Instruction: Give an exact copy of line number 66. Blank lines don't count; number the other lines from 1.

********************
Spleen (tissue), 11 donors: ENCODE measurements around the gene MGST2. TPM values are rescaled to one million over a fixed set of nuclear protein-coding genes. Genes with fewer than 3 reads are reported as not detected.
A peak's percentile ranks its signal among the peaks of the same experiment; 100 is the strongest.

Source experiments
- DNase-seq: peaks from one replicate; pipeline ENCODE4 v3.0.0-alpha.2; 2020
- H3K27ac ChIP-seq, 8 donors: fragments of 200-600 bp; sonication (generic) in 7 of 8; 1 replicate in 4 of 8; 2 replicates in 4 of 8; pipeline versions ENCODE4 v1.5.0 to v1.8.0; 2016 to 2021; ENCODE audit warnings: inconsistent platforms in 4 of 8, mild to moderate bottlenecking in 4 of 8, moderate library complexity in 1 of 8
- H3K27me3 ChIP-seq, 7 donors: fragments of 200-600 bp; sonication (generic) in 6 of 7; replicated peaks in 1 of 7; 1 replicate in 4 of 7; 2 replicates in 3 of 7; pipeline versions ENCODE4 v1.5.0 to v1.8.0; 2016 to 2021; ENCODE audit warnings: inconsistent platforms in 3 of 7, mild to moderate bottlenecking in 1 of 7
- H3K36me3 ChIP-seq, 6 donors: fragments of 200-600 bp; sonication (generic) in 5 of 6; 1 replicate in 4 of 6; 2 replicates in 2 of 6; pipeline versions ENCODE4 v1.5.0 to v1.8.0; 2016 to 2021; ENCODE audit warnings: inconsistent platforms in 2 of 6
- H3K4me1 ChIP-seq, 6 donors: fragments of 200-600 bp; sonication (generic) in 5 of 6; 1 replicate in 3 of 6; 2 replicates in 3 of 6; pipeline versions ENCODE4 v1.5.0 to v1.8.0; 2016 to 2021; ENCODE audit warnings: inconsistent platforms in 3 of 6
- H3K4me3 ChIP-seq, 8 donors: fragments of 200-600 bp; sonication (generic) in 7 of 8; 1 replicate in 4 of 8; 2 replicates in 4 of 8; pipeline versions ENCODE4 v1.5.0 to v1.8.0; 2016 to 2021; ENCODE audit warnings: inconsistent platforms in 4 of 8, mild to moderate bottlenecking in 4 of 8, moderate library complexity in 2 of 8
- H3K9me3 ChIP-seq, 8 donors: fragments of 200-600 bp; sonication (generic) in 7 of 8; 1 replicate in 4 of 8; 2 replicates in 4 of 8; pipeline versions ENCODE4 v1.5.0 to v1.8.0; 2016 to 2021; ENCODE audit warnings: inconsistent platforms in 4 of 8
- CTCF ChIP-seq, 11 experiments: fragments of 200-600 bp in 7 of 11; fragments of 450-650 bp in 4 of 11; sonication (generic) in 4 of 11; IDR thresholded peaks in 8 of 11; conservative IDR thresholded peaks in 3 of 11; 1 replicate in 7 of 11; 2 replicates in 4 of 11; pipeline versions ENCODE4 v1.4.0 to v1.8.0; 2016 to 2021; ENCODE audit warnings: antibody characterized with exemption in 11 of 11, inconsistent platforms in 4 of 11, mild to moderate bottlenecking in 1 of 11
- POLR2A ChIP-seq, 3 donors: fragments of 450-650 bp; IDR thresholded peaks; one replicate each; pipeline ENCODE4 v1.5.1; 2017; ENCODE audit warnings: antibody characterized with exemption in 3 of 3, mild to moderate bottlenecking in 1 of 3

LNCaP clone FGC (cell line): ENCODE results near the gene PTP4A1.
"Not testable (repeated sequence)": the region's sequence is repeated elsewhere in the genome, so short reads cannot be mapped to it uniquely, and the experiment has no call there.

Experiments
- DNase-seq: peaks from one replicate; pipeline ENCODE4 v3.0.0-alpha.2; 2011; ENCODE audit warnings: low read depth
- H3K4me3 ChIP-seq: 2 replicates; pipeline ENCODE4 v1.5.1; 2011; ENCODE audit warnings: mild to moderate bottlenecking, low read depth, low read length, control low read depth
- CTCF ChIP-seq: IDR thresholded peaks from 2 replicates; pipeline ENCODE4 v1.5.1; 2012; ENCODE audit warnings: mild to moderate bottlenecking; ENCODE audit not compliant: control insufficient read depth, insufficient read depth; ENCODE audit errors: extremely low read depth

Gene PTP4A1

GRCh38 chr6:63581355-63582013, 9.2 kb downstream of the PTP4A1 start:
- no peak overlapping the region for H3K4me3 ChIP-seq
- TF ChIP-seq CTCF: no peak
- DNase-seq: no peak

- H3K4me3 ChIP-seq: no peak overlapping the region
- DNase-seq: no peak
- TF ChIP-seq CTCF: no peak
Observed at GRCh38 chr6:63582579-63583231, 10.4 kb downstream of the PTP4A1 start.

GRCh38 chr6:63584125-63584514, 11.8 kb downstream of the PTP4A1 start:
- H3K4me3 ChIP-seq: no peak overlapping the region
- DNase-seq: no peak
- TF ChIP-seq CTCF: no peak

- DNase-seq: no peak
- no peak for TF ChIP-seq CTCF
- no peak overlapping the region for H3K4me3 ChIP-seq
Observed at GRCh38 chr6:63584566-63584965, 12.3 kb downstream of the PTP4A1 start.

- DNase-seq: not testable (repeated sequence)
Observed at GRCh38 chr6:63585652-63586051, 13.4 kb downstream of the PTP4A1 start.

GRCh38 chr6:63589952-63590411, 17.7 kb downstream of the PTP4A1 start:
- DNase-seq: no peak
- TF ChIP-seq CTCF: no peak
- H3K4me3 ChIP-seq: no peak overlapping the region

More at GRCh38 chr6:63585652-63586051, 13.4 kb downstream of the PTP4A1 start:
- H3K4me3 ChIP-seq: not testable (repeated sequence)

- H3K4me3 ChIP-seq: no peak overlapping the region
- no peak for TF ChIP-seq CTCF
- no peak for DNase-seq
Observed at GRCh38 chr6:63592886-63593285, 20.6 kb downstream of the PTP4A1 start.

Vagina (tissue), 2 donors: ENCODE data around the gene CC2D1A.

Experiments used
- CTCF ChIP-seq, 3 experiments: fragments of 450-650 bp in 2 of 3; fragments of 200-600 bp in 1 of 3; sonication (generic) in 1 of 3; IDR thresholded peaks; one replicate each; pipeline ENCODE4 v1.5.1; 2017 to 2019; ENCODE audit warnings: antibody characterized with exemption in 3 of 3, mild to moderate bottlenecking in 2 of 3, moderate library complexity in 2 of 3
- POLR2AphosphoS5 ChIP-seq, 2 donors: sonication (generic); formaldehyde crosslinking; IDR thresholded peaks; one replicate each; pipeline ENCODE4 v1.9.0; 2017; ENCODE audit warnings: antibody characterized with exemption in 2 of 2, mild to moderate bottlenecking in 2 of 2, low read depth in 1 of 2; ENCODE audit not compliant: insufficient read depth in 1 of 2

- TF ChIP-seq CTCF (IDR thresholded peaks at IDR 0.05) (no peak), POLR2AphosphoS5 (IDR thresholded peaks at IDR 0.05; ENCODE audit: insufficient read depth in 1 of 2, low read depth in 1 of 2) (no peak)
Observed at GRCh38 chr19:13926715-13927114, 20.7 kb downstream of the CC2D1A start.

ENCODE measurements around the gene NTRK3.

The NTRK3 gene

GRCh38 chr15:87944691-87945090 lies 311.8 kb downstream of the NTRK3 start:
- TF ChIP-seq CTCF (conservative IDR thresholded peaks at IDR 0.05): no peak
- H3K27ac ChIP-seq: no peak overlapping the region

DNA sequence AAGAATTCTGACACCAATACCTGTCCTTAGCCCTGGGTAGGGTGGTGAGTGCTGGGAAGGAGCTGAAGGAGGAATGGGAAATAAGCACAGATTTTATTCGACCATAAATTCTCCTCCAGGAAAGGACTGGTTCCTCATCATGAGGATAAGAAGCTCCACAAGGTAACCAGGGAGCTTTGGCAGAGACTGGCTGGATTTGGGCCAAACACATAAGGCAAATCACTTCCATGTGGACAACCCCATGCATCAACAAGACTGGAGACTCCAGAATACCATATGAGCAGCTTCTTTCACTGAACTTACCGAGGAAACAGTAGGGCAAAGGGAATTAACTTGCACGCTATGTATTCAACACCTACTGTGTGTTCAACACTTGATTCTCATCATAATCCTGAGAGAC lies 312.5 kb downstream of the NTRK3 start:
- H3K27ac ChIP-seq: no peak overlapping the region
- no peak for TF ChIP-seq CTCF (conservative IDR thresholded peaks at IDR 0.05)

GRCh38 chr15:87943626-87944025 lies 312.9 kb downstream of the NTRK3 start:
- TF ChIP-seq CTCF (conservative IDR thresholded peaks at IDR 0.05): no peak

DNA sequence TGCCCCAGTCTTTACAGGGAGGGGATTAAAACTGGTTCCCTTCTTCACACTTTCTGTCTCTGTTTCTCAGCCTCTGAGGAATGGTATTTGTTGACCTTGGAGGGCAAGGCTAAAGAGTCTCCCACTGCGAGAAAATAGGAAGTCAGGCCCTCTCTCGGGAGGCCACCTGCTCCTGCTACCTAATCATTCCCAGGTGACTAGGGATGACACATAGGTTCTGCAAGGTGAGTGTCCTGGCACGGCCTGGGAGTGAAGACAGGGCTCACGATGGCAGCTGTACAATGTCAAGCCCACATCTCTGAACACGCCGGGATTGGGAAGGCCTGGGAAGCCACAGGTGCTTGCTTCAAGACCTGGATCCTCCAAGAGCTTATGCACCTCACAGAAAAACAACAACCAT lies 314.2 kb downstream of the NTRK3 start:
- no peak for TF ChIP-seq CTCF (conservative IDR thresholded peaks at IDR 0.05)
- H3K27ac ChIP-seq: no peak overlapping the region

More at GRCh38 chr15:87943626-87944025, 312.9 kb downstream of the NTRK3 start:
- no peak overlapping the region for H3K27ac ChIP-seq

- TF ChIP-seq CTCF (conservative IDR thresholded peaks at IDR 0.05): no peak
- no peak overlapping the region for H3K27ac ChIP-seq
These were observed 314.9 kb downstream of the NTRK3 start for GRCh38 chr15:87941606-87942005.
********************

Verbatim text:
- H3K27ac ChIP-seq: no peak overlapping the region